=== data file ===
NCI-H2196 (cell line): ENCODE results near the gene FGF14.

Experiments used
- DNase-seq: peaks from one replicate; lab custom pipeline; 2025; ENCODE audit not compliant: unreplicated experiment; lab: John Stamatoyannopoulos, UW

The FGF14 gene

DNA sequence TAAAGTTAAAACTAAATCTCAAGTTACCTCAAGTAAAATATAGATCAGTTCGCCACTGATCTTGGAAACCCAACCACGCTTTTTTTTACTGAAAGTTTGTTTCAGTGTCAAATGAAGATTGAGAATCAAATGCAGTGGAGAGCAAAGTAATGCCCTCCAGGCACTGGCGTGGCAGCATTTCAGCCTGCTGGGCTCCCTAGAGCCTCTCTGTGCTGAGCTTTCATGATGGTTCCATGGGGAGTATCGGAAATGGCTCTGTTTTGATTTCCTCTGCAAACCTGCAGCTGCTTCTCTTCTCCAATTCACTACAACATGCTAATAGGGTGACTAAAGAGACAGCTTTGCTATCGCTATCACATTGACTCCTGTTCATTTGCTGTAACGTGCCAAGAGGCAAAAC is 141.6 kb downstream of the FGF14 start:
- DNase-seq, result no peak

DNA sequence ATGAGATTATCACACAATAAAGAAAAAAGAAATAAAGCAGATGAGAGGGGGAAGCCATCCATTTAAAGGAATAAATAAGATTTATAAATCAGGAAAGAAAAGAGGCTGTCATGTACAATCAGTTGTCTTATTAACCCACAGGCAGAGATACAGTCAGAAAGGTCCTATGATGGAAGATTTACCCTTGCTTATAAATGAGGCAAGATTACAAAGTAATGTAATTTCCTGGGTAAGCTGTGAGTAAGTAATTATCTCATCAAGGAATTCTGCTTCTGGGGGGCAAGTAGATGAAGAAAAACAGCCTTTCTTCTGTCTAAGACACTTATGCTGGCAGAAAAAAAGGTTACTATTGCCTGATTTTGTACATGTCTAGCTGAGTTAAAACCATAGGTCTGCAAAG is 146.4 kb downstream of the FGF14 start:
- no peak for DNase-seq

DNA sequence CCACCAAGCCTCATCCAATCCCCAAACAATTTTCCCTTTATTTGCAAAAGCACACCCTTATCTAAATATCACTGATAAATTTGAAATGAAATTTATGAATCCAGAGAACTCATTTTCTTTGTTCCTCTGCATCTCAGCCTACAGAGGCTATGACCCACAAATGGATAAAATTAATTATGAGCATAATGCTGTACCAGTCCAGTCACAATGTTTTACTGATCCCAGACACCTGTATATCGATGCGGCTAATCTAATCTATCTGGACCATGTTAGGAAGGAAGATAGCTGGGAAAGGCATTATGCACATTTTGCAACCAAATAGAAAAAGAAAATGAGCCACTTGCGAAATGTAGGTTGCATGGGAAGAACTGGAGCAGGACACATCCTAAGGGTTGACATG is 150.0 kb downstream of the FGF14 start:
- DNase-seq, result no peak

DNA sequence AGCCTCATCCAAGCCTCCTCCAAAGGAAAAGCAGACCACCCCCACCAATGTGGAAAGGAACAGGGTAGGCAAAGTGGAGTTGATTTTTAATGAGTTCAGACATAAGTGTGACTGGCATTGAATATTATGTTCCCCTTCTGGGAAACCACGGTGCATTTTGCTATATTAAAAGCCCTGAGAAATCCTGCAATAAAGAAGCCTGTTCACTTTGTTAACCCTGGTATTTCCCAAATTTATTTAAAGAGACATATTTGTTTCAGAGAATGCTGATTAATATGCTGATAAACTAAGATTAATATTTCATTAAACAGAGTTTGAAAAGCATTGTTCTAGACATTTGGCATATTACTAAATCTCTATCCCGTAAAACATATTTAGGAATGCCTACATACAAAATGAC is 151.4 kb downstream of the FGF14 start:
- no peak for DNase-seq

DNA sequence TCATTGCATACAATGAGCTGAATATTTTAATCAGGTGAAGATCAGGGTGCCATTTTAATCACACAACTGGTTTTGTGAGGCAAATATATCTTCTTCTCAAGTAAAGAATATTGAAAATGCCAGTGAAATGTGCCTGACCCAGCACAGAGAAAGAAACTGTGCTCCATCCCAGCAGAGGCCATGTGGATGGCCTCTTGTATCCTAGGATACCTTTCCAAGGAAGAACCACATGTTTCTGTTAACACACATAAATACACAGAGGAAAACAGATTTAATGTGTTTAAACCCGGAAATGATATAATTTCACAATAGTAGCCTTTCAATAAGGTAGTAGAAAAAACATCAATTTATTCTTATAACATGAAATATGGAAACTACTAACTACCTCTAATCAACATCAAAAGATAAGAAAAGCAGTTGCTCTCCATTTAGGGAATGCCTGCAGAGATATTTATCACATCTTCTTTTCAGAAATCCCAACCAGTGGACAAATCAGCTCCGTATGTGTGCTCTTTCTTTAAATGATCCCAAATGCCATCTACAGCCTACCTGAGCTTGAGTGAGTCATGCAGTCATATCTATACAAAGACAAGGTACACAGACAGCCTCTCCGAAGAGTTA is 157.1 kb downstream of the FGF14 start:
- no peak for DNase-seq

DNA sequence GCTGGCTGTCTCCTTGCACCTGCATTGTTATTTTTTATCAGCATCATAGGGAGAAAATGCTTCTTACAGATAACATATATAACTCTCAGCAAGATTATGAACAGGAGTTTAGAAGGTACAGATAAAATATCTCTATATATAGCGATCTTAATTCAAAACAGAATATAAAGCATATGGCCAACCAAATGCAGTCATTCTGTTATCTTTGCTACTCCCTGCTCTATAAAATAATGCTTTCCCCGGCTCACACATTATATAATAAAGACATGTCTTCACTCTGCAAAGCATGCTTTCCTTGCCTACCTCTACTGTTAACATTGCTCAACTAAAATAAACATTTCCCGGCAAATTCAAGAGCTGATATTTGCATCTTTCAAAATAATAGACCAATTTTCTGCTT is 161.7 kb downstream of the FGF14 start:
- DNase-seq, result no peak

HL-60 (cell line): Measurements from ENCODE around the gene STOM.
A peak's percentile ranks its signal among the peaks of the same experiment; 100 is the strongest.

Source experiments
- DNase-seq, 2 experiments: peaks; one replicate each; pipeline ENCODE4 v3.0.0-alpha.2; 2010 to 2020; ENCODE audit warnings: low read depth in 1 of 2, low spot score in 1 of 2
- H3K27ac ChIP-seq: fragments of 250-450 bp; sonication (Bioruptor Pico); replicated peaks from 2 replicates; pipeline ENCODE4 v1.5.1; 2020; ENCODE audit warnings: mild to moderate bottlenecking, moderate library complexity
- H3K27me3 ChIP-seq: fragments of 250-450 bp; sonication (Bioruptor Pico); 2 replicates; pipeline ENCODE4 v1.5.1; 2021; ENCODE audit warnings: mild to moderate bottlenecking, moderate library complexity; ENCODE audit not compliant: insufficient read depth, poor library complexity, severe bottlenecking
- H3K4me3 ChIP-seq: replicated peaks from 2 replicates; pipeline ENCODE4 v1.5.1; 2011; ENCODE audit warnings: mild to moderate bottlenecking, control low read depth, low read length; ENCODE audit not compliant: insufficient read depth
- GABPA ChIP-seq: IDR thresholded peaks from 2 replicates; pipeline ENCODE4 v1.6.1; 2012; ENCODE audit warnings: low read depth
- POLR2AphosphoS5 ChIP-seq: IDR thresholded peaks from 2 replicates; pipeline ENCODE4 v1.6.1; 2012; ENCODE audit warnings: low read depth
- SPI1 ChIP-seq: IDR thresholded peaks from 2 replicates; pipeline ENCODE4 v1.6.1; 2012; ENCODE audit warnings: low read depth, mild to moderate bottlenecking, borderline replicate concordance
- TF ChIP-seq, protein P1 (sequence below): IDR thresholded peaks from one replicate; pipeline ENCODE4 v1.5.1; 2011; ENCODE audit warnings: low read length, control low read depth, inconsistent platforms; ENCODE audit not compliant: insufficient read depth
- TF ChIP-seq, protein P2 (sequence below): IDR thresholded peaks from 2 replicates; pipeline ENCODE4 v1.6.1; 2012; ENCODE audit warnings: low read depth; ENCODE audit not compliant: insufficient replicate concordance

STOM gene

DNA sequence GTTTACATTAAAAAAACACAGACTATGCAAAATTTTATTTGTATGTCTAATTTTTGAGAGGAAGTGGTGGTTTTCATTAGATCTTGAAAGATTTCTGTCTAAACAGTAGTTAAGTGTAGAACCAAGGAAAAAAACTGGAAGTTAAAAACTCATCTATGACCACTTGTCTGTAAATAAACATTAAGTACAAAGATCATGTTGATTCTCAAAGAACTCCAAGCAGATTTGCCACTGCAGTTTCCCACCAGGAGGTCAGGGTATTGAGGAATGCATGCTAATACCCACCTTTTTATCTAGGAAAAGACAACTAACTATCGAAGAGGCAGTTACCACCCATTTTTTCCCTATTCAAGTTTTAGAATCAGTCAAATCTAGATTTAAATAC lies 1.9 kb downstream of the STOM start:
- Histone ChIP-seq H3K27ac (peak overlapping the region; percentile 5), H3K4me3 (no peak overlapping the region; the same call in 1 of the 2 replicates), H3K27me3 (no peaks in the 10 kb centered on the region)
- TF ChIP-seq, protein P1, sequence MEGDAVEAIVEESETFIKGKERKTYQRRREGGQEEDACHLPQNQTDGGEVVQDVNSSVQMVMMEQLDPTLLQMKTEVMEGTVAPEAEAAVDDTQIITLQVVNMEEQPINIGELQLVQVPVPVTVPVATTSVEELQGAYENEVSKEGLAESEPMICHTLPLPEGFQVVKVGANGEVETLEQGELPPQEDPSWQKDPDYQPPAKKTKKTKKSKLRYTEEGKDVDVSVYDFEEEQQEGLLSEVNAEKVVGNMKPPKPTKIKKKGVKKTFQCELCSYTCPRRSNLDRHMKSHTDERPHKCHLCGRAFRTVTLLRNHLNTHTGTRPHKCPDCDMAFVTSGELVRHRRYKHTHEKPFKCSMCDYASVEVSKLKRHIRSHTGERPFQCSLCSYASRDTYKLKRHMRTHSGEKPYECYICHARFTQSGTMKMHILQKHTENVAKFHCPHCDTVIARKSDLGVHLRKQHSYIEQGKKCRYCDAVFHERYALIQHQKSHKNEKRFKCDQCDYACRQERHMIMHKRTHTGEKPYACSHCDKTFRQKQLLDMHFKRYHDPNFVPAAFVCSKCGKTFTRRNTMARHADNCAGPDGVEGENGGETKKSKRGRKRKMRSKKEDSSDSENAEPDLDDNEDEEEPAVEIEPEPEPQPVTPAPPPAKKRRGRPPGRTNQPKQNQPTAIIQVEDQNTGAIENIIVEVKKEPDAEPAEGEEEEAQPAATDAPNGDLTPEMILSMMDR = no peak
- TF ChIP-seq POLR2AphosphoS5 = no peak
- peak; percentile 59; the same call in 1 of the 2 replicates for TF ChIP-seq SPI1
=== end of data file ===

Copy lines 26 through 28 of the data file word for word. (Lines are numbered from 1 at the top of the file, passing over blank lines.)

- SPI1 ChIP-seq: IDR thresholded peaks from 2 replicates; pipeline ENCODE4 v1.6.1; 2012; ENCODE audit warnings: low read depth, mild to moderate bottlenecking, borderline replicate concordance
- TF ChIP-seq, protein P1 (sequence below): IDR thresholded peaks from one replicate; pipeline ENCODE4 v1.5.1; 2011; ENCODE audit warnings: low read length, control low read depth, inconsistent platforms; ENCODE audit not compliant: insufficient read depth
- TF ChIP-seq, protein P2 (sequence below): IDR thresholded peaks from 2 replicates; pipeline ENCODE4 v1.6.1; 2012; ENCODE audit warnings: low read depth; ENCODE audit not compliant: insufficient replicate concordance